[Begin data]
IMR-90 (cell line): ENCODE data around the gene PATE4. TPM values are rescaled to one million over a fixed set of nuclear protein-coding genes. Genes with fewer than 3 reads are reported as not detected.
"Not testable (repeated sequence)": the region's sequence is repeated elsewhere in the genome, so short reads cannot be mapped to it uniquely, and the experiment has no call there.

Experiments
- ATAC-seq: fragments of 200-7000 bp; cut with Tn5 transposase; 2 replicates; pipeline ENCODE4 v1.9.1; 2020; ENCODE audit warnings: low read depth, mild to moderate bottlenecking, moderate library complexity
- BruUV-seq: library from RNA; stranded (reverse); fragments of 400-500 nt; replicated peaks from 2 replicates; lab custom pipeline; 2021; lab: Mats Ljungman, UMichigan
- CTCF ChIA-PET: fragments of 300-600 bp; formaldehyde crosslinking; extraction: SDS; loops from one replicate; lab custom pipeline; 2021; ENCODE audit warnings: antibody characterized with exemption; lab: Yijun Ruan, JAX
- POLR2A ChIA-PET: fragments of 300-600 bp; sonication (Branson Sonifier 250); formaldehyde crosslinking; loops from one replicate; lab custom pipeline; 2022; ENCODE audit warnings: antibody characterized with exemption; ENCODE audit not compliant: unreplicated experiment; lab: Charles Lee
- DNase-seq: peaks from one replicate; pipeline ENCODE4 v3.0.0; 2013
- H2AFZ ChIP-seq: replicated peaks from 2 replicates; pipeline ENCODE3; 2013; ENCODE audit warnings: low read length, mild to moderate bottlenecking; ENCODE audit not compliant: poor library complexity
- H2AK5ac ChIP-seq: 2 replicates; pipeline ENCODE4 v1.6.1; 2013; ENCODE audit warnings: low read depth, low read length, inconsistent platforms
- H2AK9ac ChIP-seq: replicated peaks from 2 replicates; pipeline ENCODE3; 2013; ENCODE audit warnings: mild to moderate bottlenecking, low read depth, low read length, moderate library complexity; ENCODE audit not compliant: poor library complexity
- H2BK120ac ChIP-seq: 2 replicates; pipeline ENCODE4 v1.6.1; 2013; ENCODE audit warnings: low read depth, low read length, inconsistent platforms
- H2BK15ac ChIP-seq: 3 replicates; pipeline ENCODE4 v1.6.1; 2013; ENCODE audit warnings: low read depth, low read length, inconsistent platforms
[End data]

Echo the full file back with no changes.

IMR-90 (cell line): ENCODE data around the gene PATE4. TPM values are rescaled to one million over a fixed set of nuclear protein-coding genes. Genes with fewer than 3 reads are reported as not detected.
"Not testable (repeated sequence)": the region's sequence is repeated elsewhere in the genome, so short reads cannot be mapped to it uniquely, and the experiment has no call there.

Experiments
- ATAC-seq: fragments of 200-7000 bp; cut with Tn5 transposase; 2 replicates; pipeline ENCODE4 v1.9.1; 2020; ENCODE audit warnings: low read depth, mild to moderate bottlenecking, moderate library complexity
- BruUV-seq: library from RNA; stranded (reverse); fragments of 400-500 nt; replicated peaks from 2 replicates; lab custom pipeline; 2021; lab: Mats Ljungman, UMichigan
- CTCF ChIA-PET: fragments of 300-600 bp; formaldehyde crosslinking; extraction: SDS; loops from one replicate; lab custom pipeline; 2021; ENCODE audit warnings: antibody characterized with exemption; lab: Yijun Ruan, JAX
- POLR2A ChIA-PET: fragments of 300-600 bp; sonication (Branson Sonifier 250); formaldehyde crosslinking; loops from one replicate; lab custom pipeline; 2022; ENCODE audit warnings: antibody characterized with exemption; ENCODE audit not compliant: unreplicated experiment; lab: Charles Lee
- DNase-seq: peaks from one replicate; pipeline ENCODE4 v3.0.0; 2013
- H2AFZ ChIP-seq: replicated peaks from 2 replicates; pipeline ENCODE3; 2013; ENCODE audit warnings: low read length, mild to moderate bottlenecking; ENCODE audit not compliant: poor library complexity
- H2AK5ac ChIP-seq: 2 replicates; pipeline ENCODE4 v1.6.1; 2013; ENCODE audit warnings: low read depth, low read length, inconsistent platforms
- H2AK9ac ChIP-seq: replicated peaks from 2 replicates; pipeline ENCODE3; 2013; ENCODE audit warnings: mild to moderate bottlenecking, low read depth, low read length, moderate library complexity; ENCODE audit not compliant: poor library complexity
- H2BK120ac ChIP-seq: 2 replicates; pipeline ENCODE4 v1.6.1; 2013; ENCODE audit warnings: low read depth, low read length, inconsistent platforms
- H2BK15ac ChIP-seq: 3 replicates; pipeline ENCODE4 v1.6.1; 2013; ENCODE audit warnings: low read depth, low read length, inconsistent platforms